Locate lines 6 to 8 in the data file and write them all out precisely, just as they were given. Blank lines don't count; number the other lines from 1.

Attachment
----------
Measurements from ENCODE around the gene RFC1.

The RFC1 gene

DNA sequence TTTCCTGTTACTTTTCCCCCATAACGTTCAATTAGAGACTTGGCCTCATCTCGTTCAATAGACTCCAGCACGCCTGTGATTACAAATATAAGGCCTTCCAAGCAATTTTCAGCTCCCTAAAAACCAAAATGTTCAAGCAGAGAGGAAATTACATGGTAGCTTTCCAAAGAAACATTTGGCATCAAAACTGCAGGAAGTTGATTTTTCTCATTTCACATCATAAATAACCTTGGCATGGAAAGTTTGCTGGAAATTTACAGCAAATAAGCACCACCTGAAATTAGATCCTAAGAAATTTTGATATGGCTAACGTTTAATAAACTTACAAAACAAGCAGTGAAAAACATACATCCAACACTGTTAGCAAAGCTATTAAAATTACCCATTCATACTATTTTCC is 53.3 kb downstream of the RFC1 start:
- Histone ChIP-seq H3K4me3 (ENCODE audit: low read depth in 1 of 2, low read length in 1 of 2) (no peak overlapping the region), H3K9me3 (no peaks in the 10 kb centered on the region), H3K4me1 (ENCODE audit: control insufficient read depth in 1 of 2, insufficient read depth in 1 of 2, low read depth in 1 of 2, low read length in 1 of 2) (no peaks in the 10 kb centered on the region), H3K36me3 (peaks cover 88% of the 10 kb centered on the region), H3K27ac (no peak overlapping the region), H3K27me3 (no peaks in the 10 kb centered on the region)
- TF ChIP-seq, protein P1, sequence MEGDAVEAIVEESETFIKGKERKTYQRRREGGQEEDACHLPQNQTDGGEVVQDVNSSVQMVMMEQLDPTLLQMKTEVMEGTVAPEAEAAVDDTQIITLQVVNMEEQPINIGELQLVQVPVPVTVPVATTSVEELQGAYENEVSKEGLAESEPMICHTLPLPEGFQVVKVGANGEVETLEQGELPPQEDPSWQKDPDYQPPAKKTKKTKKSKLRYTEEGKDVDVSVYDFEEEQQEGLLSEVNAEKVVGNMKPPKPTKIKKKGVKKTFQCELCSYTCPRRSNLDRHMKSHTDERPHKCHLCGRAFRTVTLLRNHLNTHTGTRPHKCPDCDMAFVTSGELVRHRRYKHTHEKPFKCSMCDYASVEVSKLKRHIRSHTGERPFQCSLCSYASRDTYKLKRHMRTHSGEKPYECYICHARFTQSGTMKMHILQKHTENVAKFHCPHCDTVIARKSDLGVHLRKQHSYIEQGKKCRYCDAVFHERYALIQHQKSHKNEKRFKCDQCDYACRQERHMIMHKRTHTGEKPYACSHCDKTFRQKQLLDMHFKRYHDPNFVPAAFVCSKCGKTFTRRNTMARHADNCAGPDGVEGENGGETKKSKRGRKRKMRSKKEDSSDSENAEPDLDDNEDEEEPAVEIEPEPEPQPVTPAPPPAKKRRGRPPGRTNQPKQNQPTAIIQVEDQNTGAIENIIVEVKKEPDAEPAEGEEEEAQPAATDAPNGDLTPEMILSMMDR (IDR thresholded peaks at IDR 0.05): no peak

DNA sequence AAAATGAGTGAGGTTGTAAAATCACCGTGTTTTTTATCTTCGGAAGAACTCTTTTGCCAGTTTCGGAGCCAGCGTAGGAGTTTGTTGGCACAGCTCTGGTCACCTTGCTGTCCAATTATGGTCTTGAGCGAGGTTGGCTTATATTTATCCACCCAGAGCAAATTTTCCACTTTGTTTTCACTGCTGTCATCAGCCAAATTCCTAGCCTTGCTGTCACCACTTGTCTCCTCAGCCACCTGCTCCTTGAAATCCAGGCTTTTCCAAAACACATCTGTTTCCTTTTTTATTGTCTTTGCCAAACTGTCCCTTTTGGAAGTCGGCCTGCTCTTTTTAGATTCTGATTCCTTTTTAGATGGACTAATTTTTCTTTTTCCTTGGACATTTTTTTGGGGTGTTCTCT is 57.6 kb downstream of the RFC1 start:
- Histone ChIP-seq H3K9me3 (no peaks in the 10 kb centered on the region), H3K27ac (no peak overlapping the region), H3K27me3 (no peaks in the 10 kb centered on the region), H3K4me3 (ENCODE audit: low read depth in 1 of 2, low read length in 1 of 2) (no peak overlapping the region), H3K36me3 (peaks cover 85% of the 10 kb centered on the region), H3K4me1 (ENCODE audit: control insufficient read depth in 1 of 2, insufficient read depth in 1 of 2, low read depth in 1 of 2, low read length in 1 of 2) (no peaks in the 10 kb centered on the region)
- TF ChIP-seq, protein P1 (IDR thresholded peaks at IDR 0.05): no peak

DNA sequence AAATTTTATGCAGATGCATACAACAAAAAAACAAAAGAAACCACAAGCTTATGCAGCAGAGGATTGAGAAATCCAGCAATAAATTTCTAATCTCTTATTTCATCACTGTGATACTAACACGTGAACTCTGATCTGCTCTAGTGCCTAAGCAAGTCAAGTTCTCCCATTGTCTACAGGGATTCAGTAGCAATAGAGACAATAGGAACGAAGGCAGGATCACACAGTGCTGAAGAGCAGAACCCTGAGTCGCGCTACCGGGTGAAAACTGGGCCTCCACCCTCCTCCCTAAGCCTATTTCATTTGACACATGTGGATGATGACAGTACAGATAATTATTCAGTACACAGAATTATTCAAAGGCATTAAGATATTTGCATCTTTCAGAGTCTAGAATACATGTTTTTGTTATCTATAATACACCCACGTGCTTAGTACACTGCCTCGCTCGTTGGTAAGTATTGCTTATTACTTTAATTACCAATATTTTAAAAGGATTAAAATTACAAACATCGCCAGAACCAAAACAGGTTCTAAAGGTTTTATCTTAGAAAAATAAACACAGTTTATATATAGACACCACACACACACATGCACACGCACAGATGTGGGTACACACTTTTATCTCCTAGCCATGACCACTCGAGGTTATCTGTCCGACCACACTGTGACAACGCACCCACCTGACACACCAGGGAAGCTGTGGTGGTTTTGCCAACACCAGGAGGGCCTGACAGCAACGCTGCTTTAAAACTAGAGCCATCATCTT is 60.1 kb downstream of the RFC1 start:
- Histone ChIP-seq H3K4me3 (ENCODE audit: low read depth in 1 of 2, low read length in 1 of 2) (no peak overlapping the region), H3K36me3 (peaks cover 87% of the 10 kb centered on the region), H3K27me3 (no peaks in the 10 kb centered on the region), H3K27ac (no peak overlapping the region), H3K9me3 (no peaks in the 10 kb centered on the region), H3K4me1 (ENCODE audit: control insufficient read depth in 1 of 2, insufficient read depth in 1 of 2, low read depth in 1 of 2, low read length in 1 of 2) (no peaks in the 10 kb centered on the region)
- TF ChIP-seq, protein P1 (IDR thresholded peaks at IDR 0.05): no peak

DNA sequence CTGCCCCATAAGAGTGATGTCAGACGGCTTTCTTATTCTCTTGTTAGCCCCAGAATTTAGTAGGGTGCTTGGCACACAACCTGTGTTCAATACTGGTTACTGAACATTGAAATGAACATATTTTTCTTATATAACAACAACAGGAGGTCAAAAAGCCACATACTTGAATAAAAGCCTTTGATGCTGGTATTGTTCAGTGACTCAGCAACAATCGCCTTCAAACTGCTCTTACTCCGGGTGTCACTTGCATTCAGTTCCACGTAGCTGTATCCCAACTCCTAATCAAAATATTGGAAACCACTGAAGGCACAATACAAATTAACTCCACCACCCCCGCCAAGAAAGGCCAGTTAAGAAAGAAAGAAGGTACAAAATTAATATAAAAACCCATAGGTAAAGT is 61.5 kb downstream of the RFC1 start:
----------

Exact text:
DNA sequence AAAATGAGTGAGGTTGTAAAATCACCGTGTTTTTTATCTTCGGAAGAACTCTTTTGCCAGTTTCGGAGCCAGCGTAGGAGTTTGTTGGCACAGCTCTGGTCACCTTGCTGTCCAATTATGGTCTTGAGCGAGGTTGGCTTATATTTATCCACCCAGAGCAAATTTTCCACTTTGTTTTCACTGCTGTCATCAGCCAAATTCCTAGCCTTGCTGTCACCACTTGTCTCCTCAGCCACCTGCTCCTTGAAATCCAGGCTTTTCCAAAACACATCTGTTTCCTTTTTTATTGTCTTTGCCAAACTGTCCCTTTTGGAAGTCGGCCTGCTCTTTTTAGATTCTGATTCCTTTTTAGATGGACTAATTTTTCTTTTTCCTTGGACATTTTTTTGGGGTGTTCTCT is 57.6 kb downstream of the RFC1 start:
- Histone ChIP-seq H3K9me3 (no peaks in the 10 kb centered on the region), H3K27ac (no peak overlapping the region), H3K27me3 (no peaks in the 10 kb centered on the region), H3K4me3 (ENCODE audit: low read depth in 1 of 2, low read length in 1 of 2) (no peak overlapping the region), H3K36me3 (peaks cover 85% of the 10 kb centered on the region), H3K4me1 (ENCODE audit: control insufficient read depth in 1 of 2, insufficient read depth in 1 of 2, low read depth in 1 of 2, low read length in 1 of 2) (no peaks in the 10 kb centered on the region)
- TF ChIP-seq, protein P1 (IDR thresholded peaks at IDR 0.05): no peak